- Cache items are there for fun and for trade. Try to leave something of equal value to what you take for yourself.
- Respect other visitors around the area.
Setting Up Your Own Geocaches
When you place your own caches, it is important to follow the rules. Complete geocaching guidelines are on Geocaching.com (www.geocaching.com/about/guidelines.aspx).
The guidelines cover the safety rules as well as environmental concerns. Geocaching.com also has a quick guide to hiding your first geocache (www.geocaching.com/about/hiding.aspx).
1. The Four Steps
Think of the four steps to finding a cache, and use those steps to guide you in hiding a geocache.
|Research. Carefully research where you want to place your cache. Are there adequate places to hide your caches without risk to the environment when people are seeking them? Are there too many other caches nearby? Geocachers are encouraged to seek out new places to hide caches rather than put them where others already exist.|
|Safety. Your cache must be in a location that is safe to get to. It’s essential to get permission from the landowner or land manager and to avoid placing caches anywhere the seekers might encounter danger. Don’t put caches near busy intersections, near railroad tracks, on electric utility boxes, or up high in trees. Avoid places overgrown with poisonous plants.|
|The hunt. Make sure geocachers can find your cache. Post a hint online. When you place the cache, can you get a good satellite signal so that you are posting accurate coordinates for others to follow? Also, be sure your cache can easily be identified as a geocache. Write “Geocache” on the outside of the container. Consider using a clear plastic container so the|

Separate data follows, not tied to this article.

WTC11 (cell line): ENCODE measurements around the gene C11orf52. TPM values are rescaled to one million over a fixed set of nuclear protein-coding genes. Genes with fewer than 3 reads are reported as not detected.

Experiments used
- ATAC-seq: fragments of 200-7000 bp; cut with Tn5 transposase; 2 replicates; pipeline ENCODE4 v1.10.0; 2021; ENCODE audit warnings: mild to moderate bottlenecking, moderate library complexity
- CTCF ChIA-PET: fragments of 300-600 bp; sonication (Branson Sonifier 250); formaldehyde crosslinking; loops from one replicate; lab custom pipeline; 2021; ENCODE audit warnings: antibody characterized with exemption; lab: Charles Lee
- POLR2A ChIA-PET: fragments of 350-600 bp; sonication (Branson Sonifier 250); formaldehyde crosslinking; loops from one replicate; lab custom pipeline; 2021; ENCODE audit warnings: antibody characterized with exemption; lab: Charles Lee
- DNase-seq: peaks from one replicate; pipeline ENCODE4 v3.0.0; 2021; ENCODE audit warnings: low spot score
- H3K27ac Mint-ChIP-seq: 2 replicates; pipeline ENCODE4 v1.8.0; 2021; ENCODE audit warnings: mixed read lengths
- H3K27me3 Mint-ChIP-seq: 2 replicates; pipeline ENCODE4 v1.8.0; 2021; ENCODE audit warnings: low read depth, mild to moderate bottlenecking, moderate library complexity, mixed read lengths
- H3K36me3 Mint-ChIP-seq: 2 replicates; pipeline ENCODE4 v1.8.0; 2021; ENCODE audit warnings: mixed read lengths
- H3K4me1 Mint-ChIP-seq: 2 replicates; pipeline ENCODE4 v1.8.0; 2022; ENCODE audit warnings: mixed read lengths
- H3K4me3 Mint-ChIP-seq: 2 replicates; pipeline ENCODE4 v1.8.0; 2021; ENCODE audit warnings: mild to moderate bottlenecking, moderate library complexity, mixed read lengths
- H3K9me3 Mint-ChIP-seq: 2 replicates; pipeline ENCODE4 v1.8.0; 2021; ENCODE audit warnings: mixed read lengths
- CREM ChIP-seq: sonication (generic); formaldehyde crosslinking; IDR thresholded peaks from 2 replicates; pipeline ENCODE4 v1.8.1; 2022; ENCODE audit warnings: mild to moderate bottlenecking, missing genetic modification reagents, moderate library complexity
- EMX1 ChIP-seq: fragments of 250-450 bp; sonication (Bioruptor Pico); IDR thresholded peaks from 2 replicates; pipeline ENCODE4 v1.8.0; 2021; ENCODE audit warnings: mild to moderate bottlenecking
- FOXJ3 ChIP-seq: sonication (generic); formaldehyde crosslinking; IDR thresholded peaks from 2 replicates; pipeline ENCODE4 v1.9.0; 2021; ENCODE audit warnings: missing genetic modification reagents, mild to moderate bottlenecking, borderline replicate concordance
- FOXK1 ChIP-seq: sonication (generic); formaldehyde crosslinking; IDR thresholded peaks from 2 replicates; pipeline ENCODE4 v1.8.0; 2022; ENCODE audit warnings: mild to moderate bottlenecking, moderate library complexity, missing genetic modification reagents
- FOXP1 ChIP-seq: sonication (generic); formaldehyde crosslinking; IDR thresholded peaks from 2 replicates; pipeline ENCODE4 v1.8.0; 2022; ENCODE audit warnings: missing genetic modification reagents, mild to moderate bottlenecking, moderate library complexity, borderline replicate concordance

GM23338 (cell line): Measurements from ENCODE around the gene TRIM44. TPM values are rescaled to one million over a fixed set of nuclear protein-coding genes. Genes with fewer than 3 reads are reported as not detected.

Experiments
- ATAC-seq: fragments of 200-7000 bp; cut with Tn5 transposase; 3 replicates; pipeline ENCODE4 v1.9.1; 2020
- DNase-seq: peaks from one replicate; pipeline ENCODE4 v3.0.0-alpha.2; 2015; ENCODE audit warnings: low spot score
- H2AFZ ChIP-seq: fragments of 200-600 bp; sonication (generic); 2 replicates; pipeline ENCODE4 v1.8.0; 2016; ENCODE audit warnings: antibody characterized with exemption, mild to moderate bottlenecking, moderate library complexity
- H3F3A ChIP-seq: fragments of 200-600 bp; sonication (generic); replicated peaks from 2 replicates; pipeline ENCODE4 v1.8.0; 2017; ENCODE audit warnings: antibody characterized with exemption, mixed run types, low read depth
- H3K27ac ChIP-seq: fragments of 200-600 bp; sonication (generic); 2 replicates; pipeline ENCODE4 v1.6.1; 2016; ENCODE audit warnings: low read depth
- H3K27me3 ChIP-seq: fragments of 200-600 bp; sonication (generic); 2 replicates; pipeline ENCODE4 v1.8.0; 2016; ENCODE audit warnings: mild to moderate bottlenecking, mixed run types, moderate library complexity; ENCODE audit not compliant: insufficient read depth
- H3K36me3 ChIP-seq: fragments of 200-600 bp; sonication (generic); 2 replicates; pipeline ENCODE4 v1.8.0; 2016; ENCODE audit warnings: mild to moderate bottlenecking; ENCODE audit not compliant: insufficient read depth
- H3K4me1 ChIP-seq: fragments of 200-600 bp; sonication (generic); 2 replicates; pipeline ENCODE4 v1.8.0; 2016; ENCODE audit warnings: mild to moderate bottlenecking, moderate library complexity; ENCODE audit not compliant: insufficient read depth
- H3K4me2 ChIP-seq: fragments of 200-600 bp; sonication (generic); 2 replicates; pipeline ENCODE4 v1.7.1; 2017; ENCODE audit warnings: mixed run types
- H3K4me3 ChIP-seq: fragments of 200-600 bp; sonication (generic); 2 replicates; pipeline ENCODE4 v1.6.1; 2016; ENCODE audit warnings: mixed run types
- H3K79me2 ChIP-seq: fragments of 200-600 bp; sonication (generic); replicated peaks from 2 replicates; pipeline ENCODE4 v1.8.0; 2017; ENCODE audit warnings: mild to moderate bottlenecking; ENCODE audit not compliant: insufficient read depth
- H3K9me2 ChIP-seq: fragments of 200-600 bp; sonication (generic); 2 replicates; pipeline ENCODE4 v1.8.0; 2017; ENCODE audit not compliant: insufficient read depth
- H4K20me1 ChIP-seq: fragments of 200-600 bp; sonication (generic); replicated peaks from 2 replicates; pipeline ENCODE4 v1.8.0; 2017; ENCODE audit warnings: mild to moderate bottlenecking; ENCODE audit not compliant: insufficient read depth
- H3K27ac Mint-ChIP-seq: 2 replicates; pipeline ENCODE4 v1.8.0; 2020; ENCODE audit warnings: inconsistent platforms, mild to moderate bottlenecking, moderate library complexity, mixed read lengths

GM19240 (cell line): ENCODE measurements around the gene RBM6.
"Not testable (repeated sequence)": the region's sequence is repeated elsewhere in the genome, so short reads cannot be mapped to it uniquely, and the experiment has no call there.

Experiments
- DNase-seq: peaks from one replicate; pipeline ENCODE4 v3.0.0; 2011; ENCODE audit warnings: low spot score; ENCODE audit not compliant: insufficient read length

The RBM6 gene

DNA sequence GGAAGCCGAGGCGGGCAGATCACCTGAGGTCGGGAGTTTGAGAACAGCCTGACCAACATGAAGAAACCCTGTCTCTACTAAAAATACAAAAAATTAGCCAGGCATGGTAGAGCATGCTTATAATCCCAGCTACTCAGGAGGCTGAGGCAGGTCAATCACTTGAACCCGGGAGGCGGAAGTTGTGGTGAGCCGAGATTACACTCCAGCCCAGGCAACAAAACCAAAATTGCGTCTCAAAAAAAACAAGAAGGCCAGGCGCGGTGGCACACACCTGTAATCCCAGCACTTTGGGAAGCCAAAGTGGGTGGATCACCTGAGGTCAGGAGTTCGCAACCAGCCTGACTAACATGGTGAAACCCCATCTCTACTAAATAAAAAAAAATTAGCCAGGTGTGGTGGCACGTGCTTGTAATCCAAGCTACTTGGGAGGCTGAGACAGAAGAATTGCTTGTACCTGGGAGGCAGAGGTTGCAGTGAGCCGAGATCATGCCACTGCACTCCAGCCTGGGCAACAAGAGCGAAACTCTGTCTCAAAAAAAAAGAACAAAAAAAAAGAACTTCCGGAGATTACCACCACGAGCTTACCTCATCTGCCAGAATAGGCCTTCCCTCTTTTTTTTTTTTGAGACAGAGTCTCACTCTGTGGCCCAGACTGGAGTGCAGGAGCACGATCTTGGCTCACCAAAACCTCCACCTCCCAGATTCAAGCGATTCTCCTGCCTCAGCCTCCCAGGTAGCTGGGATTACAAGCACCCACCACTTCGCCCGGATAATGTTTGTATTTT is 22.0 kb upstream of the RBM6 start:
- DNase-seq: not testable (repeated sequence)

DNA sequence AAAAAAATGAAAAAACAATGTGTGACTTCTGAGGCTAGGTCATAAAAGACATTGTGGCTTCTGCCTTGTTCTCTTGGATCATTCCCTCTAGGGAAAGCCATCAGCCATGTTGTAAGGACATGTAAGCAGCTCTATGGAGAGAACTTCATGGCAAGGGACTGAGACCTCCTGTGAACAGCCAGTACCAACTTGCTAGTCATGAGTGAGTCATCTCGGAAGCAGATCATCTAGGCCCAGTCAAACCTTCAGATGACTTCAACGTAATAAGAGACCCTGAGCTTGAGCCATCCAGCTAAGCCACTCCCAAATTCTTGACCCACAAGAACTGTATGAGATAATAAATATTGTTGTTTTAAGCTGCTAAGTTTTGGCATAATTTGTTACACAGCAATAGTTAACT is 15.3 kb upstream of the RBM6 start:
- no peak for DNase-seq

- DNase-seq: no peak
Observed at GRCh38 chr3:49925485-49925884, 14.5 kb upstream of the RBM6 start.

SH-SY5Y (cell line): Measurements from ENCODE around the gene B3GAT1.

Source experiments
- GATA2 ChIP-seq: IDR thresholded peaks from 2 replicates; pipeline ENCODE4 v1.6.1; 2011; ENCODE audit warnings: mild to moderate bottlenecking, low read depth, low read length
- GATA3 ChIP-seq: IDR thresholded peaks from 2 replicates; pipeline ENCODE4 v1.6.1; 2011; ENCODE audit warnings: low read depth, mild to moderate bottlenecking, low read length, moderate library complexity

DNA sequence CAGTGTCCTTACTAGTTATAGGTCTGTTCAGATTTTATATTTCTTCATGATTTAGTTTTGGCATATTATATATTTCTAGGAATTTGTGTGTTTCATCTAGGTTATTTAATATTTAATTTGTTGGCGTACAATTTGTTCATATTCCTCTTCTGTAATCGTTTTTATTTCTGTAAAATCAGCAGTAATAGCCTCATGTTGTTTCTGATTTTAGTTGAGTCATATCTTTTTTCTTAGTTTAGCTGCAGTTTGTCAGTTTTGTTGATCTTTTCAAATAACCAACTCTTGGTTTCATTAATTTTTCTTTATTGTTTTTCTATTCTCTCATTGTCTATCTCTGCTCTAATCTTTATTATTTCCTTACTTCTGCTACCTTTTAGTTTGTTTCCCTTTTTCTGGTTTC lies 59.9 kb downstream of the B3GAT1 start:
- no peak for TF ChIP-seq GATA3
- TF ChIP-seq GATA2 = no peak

contents are easily identifiable.
|The Actual Find. Put your logbook in a waterproof bag along with a pencil and a note to welcome the cache finder. Preload the cache with enough prizes (small toys, perhaps, or trackable items) for the first few people to find. Geocaching is a family activity, and cache contents should be suitable for all ages. Do not include food items.|
2. Submitting Your Cache
When you have your cache in place and you are certain it meets all the requirements for placement, log on to www.geocaching.com and fill out the online form on the “Hide & Seek a Cache” page.
Write a description and add descriptive attributes to tell others about your cache.
Before your cache is posted on Geocaching.com, a volunteer will review the cache to make sure the GPS coordinates are correct and it meets the requirements for listing.
If your cache passes review, it will be posted for the general public to seek.
3. Maintaining Your Cache
Once you place a public geocache, you have an obligation to maintain the cache and the area around it. Monitor the online logs that are sent to you, the cache owner, and act on any reports that your cache needs maintenance.
You will need to return to the site as often as you can to check that the container is in good condition and to be sure visitors to your cache are not harming the area.
Does the area look disturbed? Are visitors damaging the landscape? If so and you need to change the cache’s location, be sure to also change your online listing.
Cache to Eagle
You can visit or set up caches, called “Cache to Eagle” geocaches, at the sites of Eagle Scout service projects. (Cache to Eagle® has been rolled out nationwide and was a part of the 100th Anniversary Get in the Game! activities.)
When Cache to Eagle geocaches are posted on the Internet, other geocaching enthusiasts read about our Eagle service projects and go to visit them in person.